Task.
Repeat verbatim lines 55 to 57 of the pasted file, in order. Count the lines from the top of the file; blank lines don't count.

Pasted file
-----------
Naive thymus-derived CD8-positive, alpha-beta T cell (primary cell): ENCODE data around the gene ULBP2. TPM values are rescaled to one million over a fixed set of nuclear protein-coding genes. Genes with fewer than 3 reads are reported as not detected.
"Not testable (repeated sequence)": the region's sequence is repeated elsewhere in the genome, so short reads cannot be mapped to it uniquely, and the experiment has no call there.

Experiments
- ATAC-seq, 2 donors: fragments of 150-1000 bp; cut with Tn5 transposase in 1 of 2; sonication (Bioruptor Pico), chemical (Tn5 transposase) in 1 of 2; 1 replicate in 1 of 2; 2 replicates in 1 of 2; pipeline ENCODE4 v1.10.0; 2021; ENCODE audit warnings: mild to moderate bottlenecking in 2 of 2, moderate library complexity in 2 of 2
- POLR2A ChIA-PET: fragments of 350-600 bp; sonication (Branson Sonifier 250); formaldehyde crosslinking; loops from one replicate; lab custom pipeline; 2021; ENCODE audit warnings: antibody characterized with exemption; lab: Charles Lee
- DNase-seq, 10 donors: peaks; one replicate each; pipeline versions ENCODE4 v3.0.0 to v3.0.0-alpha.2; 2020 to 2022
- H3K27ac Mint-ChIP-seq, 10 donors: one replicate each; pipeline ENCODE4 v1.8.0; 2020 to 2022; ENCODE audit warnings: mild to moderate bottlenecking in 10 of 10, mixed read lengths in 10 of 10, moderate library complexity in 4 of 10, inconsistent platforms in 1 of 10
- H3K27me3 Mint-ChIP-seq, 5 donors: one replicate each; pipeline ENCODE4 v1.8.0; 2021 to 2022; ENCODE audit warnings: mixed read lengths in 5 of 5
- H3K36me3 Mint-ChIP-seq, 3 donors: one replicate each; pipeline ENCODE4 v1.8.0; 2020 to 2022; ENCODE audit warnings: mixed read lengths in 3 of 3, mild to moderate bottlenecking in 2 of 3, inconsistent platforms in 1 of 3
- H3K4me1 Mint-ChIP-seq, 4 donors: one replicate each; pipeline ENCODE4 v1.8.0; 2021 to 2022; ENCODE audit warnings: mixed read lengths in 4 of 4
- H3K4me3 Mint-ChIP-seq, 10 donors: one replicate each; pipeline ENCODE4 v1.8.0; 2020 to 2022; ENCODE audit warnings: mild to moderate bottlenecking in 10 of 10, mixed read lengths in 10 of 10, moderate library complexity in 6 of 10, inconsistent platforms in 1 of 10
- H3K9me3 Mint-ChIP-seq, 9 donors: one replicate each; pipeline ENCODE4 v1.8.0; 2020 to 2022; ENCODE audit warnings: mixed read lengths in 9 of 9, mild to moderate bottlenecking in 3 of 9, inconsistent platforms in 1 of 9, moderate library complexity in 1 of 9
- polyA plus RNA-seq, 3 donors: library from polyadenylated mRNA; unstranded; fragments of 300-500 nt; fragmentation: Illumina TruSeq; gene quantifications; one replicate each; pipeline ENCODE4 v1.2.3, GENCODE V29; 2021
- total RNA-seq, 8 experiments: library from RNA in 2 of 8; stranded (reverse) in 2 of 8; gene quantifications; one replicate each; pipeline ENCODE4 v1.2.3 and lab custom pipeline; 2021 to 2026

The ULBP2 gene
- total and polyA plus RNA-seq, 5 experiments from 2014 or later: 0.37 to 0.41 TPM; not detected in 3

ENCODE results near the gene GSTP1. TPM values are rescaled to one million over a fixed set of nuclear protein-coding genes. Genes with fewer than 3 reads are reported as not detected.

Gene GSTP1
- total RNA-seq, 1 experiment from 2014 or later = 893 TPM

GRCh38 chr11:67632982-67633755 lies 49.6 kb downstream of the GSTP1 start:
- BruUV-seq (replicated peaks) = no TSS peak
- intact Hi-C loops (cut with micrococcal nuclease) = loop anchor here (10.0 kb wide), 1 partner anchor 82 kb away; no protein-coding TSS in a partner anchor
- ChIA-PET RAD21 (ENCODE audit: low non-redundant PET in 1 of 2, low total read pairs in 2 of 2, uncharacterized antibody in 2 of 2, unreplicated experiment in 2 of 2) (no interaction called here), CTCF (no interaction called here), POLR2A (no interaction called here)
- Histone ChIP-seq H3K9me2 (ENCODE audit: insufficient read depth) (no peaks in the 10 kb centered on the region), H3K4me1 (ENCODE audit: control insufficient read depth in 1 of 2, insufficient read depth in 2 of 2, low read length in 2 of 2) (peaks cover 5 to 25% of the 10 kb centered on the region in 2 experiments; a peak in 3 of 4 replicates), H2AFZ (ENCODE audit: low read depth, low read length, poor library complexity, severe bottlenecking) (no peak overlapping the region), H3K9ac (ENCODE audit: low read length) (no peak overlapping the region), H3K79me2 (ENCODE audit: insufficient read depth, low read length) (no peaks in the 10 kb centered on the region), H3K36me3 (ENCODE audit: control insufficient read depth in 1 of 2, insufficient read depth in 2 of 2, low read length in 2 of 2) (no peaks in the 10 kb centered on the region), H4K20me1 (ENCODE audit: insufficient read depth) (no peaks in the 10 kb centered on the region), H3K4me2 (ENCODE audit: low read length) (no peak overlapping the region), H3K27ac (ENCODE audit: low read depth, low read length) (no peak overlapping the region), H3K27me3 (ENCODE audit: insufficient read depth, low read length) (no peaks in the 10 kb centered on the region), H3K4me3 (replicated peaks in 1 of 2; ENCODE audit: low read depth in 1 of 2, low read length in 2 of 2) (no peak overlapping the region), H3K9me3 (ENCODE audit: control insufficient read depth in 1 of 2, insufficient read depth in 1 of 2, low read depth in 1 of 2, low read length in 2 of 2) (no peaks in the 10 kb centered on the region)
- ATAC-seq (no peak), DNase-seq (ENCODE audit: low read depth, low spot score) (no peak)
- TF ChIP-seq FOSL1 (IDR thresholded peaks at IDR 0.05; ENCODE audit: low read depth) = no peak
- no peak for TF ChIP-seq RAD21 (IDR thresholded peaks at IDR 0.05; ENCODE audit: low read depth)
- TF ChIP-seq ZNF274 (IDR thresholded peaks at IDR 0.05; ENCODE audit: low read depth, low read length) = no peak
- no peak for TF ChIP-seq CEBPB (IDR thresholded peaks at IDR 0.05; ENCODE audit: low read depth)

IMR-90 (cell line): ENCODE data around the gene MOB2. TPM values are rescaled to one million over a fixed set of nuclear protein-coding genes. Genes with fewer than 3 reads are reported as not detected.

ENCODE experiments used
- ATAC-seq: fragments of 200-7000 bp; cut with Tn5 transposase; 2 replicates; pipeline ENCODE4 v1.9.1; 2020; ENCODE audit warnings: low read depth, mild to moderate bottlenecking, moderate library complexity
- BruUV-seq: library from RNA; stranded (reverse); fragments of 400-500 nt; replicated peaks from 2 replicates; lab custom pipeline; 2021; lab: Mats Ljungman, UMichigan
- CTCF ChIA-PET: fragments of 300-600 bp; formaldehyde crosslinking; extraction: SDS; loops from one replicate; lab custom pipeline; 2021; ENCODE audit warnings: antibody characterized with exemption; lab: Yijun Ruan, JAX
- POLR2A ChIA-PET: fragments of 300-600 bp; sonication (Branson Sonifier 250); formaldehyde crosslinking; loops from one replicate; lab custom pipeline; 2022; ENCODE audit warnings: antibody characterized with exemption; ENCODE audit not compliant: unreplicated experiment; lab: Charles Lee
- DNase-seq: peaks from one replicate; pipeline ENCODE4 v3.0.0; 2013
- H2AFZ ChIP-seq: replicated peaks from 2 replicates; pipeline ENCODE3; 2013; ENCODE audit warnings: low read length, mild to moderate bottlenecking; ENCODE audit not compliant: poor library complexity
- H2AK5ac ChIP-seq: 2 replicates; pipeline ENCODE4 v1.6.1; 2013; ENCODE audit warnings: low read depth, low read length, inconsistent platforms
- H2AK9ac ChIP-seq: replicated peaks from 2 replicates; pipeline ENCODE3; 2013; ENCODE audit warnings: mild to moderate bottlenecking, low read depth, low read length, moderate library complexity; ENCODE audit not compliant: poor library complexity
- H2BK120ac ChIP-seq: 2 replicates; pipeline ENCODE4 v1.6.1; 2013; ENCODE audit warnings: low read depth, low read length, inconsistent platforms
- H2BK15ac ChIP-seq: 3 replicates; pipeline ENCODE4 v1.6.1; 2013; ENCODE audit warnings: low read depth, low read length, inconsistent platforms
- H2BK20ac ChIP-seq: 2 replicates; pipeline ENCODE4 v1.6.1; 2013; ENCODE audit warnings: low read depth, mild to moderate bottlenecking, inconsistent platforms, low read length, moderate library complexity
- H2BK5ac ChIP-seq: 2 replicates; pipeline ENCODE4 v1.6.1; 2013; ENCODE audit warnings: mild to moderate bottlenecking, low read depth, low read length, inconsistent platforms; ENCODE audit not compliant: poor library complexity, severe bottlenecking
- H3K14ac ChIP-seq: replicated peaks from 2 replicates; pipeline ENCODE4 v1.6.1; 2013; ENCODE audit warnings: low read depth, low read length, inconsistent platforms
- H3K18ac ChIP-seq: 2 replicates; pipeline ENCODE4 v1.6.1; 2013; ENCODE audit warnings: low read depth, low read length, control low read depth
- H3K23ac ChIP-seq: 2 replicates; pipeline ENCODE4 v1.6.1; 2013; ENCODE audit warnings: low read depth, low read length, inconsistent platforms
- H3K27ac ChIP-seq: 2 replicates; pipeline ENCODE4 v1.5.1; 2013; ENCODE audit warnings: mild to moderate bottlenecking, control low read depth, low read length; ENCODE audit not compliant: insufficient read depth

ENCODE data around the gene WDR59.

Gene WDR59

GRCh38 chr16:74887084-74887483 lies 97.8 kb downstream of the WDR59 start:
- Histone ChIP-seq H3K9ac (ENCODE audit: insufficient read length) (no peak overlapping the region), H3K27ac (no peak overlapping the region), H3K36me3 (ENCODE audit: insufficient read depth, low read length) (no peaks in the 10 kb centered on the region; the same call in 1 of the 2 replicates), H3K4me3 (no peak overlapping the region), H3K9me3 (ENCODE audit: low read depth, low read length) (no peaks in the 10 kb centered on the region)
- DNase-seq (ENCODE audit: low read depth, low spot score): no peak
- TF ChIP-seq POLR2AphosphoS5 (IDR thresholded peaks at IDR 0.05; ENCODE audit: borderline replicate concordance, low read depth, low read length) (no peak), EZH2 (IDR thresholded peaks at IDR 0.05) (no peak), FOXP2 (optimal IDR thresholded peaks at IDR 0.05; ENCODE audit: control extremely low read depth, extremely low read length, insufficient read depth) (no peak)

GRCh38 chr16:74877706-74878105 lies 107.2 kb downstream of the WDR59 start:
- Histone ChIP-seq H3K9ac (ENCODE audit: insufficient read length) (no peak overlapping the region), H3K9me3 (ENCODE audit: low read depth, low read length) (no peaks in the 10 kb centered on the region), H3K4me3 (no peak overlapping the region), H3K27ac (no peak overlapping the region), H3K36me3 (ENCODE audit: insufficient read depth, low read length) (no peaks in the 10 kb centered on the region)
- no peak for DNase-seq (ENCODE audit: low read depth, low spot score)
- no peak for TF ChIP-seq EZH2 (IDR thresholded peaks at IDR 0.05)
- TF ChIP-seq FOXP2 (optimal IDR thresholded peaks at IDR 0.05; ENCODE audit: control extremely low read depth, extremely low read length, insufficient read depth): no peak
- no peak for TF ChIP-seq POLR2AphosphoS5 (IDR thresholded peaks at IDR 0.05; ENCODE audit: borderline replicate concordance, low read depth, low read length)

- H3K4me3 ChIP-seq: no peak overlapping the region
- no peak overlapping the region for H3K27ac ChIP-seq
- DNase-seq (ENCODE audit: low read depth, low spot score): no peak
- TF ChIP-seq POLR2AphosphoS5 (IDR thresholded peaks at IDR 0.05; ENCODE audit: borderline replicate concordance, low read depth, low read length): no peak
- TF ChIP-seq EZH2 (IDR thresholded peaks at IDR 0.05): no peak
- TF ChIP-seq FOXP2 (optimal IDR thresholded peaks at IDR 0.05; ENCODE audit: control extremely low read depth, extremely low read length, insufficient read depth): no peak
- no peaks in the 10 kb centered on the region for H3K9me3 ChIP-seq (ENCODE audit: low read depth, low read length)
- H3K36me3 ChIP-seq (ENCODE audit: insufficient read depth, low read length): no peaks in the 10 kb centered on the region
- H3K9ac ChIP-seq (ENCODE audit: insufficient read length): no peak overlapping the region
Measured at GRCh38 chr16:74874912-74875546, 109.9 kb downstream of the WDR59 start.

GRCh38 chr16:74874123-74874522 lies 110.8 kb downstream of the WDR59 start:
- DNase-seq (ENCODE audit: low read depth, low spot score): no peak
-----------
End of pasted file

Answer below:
- Histone ChIP-seq H3K9ac (ENCODE audit: insufficient read length) (no peak overlapping the region), H3K9me3 (ENCODE audit: low read depth, low read length) (no peaks in the 10 kb centered on the region), H3K4me3 (no peak overlapping the region), H3K27ac (no peak overlapping the region), H3K36me3 (ENCODE audit: insufficient read depth, low read length) (no peaks in the 10 kb centered on the region)
- no peak for DNase-seq (ENCODE audit: low read depth, low spot score)
- no peak for TF ChIP-seq EZH2 (IDR thresholded peaks at IDR 0.05)